The 272 undersigned organizations write to express our significant concern regarding the use of GCF resources to support large hydropower, and, in particular, the following proposals in the GCF’s pipeline: (i) Qairokkum Hydropower Rehabilitation, Tajikistan; (ii) Upper Trishuli-1, Nepal; and (iii) Tina River Hydro Project, Solomon Islands.
The GCF can and should help pay for the incremental costs of renewable energy sources, which are often less “bankable” (though less so all the time). However, we wish to highlight that large dams are different from wind, solar and other technologies because they fail to fulfill the GCF Investment Criteria. For example:
(i) Impact potential: Dams emit significant amounts of greenhouse gases, particularly methane, and damage carbon sinks;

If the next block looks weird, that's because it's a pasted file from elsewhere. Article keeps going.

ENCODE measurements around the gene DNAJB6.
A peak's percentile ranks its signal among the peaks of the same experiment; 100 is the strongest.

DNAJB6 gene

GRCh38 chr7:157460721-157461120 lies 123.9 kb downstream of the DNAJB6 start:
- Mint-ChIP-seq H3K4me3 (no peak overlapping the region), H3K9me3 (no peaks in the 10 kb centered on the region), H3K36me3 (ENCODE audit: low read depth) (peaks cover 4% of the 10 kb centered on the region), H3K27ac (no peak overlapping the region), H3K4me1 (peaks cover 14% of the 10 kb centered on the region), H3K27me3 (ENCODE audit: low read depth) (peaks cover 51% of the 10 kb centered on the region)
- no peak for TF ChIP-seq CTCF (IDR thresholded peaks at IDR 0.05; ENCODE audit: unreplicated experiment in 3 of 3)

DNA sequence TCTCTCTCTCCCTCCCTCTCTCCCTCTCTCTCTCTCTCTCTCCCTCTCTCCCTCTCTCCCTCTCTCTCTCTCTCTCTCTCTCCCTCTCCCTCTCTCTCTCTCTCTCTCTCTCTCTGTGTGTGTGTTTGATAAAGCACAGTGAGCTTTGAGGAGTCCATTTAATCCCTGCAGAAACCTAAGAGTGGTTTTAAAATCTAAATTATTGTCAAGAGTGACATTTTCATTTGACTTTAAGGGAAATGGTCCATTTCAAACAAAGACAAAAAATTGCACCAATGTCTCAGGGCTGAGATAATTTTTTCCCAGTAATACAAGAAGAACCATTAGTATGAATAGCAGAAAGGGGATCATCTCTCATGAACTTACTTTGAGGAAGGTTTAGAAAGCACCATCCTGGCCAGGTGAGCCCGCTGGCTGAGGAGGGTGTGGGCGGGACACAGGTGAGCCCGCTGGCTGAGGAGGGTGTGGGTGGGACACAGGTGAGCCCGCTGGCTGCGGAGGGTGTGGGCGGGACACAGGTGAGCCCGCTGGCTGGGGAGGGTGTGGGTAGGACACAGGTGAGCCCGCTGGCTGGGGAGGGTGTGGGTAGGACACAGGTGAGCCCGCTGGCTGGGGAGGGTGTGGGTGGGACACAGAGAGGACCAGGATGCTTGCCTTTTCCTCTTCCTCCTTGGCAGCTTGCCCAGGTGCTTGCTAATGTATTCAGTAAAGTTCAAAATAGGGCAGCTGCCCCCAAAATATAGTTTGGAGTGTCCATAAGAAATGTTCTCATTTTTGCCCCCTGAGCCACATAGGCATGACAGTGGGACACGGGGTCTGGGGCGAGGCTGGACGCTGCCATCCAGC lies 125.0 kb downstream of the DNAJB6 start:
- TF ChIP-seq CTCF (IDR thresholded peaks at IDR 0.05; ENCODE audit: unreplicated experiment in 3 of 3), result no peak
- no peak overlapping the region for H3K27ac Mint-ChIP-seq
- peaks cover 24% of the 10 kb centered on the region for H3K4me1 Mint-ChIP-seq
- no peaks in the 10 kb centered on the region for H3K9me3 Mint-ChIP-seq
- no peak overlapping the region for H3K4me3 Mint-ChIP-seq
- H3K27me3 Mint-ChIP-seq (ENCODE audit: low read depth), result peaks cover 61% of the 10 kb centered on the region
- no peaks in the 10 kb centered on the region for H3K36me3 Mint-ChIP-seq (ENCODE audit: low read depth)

(ii) Paradigm shift potential: Large hydro is a non-innovative technology that has not seen significant technical or financial breakthroughs in decades;
(iii) Sustainable development: Dams have high negative co-impacts with regard to the environment, human rights, and economic cost. By interrupting rivers and flooding lands, they irreversibly harm livelihoods and ecosystems. Because they routinely cost double their estimates, large dams stretch government budgets and increase borrowing costs;
(iv) Needs of the recipient: Hydropower projects are particularly vulnerable to climate change, and many countries are already alarmingly over-dependent on hydropower (as is the case with Tajikistan and Nepal). GCF should support efforts in these countries to diversify their energy mix, helping them improve their resilience and adaptive capacities; and,
(v) Efficiency and effectiveness: Dams all over the world are losing generation capacity because of climate change-induced droughts.